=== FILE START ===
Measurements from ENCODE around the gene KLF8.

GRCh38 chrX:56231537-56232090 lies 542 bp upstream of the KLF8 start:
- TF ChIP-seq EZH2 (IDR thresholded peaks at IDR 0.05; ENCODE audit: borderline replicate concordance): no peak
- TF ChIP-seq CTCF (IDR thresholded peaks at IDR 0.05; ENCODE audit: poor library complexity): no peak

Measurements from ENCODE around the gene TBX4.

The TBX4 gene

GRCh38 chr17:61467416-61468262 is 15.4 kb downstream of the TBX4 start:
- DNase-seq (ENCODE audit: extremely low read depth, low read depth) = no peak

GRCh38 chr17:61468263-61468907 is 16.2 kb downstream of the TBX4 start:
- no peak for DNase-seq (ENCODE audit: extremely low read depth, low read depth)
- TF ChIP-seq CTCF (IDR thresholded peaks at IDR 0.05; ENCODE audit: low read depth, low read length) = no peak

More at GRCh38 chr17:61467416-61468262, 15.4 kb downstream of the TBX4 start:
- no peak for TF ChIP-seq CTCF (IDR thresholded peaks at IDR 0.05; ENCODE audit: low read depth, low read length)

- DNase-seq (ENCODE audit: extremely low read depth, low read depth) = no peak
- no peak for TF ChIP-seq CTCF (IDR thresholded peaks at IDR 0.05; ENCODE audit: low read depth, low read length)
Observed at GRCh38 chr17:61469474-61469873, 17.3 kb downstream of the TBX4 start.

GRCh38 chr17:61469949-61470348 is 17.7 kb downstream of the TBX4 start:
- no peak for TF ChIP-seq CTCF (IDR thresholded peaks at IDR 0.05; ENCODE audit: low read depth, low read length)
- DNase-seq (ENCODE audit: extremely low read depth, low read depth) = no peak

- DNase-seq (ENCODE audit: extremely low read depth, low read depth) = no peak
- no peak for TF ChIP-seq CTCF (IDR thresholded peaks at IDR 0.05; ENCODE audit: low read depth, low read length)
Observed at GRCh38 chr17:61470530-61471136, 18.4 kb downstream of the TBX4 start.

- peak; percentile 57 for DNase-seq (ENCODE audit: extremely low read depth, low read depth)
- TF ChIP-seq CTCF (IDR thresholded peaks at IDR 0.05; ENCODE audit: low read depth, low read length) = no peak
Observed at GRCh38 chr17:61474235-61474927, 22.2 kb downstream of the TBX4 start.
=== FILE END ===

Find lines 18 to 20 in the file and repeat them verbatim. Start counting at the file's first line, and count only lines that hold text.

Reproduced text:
- no peak for TF ChIP-seq CTCF (IDR thresholded peaks at IDR 0.05; ENCODE audit: low read depth, low read length)
- DNase-seq (ENCODE audit: extremely low read depth, low read depth) = no peak

- DNase-seq (ENCODE audit: extremely low read depth, low read depth) = no peak